New, small NICUs – convenient, or risky?

April 4, 2016
Imposing hospital facade

The big hospital downtown, Swedish Medical Center at First Hill in Seattle. This wing, one of several in the big complex, was where our son was treated in the NICU.

Five months in the NICU made the daily drive to Swedish Medical Center in Seattle quite tiresome. And then we met some Alaskans in the waiting room, who told us stories about being hustled on to air ambulances when pre-term labor was discovered, about husbands who had never seen their child because they had to stay with the other children, and about getting tired of living at the Ronald McDonald House.

I said, “There really ought to be a NICU in Juneau like the one here so you can be closer to home!”

A year after our family got home from the hospital, I went to a talk given by a neonatologist about how preemie care developed, and discovered that the issue of building smaller NICUs at community hospitals is complicated and controversial.

It takes a Level III NICU to deal with a micropreemie such as our son, born at 22 weeks and 6 days of gestation. Having seen the wonders a Level III NICU can do, I would think more of them ought to be better. A smaller facility ought to have advantages, too, because a baby would get more personal attention from doctors. Parents would not feel lost in a huge institution.

It turns out the opposite is true. Bigger, busier NICUs have higher survival rates. A study published in The New England Journal of Medicine in 2007 looked at survival rates in NICUs in California from 1991 to 2000, and found that very-low-birthweight infants (under 1,500 grams) were more likely to survive if they were treated in NICUs that deal with 100 or more VLBW infants per year. They concluded that 21 percent of preemie deaths were preventable if the babies’ care could be shifted to the larger hospitals.

In the 1960s and 1970s, new medical technologies such as ventilators and CPAP became available for preemies, but not every hospital had them, or had doctors trained in their use. Hospitals formed referral networks to get women in pre-term labor transferred to a regional perinatal center before giving birth.

Hospital administrators went along with this idea because it did not look like preemie care was going to make much money, so giving up low-revenue patients was not a problem, according to pediatricians John Lantos and William Meadow in their 2006 book, Neonatal Bioethics: The Moral Challenges of Medical Innovation.

As neonatal medicine advanced, hospitals discovered that preemie care was profitable. Hospitals could put 8 or 10 intensive-care patients in to a room that could hold only two adults. This was a substantial productivity increase – a rare thing for hospitals as their productivity is limited by the number of beds they can fit in a space. NICUs made money, and many hospitals wanted to open them.

Hospitals also have a motive to retain babies for their NICUs because Labor and Delivery is typically a money-losing department for hospitals, but the fees the hospital receives for a NICU stay can help recover some of that loss. To illustrate this relationship, Lantos and Williams included financial information from the University of Chicago Hospital in their book:

The NICU, which accounted for 4 percent of the patients in the hospital, generated 10 percent of the hospital’s revenue. By contrast, adult medical/surgical patients comprised 54 percent of admissions and 53 percent of revenue, adult cardiology patients comprised 10 percent of admissions and 11 percent of revenue, obstetrics had 15 percent of admissions and only 6 percent of revenue.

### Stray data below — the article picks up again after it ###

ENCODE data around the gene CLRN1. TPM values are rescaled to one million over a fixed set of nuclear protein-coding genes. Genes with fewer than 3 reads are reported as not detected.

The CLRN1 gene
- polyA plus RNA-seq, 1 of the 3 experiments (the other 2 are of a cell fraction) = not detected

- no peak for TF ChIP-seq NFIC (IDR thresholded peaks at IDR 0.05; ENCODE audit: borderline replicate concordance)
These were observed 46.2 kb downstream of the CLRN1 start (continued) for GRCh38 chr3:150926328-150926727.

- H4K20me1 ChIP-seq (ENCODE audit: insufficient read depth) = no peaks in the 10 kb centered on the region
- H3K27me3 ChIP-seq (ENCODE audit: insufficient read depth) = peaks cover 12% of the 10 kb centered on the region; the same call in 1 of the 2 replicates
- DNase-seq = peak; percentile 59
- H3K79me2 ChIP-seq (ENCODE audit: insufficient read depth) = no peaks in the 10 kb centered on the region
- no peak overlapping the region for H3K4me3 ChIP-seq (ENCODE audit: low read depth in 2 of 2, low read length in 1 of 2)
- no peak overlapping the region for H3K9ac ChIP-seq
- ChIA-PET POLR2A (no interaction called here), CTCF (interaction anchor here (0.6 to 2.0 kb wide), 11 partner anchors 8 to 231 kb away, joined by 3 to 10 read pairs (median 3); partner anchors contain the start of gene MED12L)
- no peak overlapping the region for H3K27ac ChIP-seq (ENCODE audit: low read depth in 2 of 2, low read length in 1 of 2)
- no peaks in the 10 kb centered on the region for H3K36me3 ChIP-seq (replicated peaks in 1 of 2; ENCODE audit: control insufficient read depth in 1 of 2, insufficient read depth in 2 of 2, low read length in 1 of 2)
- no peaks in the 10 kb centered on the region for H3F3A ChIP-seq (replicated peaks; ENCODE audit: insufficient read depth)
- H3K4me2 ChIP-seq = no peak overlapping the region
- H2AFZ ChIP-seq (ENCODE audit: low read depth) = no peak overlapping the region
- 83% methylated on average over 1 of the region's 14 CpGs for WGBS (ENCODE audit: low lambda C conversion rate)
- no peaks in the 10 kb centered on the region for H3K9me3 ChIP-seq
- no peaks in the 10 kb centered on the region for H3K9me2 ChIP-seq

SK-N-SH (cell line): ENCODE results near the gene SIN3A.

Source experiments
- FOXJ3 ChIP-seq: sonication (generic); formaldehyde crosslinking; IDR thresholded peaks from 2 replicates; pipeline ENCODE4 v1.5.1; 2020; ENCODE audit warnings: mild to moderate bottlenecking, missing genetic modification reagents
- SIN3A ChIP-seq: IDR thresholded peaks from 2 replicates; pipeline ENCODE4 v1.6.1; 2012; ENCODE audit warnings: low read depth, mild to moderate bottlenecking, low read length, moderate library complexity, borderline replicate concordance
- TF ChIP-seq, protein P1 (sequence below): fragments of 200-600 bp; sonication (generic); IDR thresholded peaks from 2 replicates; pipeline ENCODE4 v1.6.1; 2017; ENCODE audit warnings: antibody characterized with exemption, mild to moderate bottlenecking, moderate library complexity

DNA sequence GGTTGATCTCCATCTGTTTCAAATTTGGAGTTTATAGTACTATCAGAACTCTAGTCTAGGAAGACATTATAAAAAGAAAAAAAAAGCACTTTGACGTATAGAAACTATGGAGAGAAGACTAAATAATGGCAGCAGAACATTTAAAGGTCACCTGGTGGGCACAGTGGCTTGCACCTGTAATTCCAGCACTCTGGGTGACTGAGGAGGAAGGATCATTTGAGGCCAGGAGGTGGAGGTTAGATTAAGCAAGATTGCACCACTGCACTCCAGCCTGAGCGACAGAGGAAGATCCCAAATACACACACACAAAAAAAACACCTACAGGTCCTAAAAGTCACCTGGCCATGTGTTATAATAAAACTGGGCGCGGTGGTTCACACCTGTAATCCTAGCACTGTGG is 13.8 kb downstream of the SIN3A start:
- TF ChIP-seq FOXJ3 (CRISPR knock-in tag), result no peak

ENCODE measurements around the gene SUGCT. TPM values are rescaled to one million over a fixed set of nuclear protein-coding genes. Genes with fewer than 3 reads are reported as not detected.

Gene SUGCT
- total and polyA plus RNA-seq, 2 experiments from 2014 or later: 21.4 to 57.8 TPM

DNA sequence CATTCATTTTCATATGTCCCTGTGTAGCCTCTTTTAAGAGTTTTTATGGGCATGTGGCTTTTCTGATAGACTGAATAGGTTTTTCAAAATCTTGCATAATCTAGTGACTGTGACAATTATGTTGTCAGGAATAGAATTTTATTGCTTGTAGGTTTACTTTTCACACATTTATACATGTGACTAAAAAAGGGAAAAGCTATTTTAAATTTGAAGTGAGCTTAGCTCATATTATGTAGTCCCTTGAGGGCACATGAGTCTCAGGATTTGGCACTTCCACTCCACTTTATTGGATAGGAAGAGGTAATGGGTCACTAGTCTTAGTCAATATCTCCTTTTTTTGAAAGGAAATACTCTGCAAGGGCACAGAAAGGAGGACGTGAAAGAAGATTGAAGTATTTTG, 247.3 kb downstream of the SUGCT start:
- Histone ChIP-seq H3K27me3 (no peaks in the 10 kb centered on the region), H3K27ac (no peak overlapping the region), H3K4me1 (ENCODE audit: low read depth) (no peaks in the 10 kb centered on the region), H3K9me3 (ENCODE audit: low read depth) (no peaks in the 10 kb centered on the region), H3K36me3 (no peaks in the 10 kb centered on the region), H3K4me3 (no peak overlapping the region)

Hospitals advertise heavily to women expecting babies because women make most of the medical decisions for families. A positive experience with a birth is believed to bring family members back in later years. NICUs are part of this advertising, not because people want to go there, but because a NICU makes the hospital look modern and advanced.

The trend of smaller hospitals opening small NICUs is known as de-regionalization, and whenever it shows up in medical-journal articles, it is generally described negatively because small NICUs have a hard time keeping neonatologists and other specialists on call 24 hours a day, often sharing neonatologists between facilities and stretching resources thin.

Lantos and Williams predict in their book that the trend of de-regionalization is going to continue because of the financial incentives for hospitals, but they offer some hope that the disparity in survival outcomes for very-low-birthweight infants will get better in small facilities. As medical technology becomes more user friendly, and the use of surfactant becomes better understood by more doctors in the small hospitals, the outcomes should improve, they say.

Parents generally don’t think about this difference in care between types of hospital. Before Gabriel was born, I did not even know what the acronym “NICU” stood for. While we were in the NICU at the big hospital, we saw a large number of specialists come through on the rotation to take care of Gabriel, which at first annoyed us, and later made us glad there were so many pairs of eyes watching our son. Several suburban hospitals have opened new NICUs around Seattle to compete for babies like Gabriel since he was born. If child No. 2 comes along, it might be tempting to go to one of the nearer hospitals with a shiny new NICU, but if the future child is a preemie, would the care there be as good?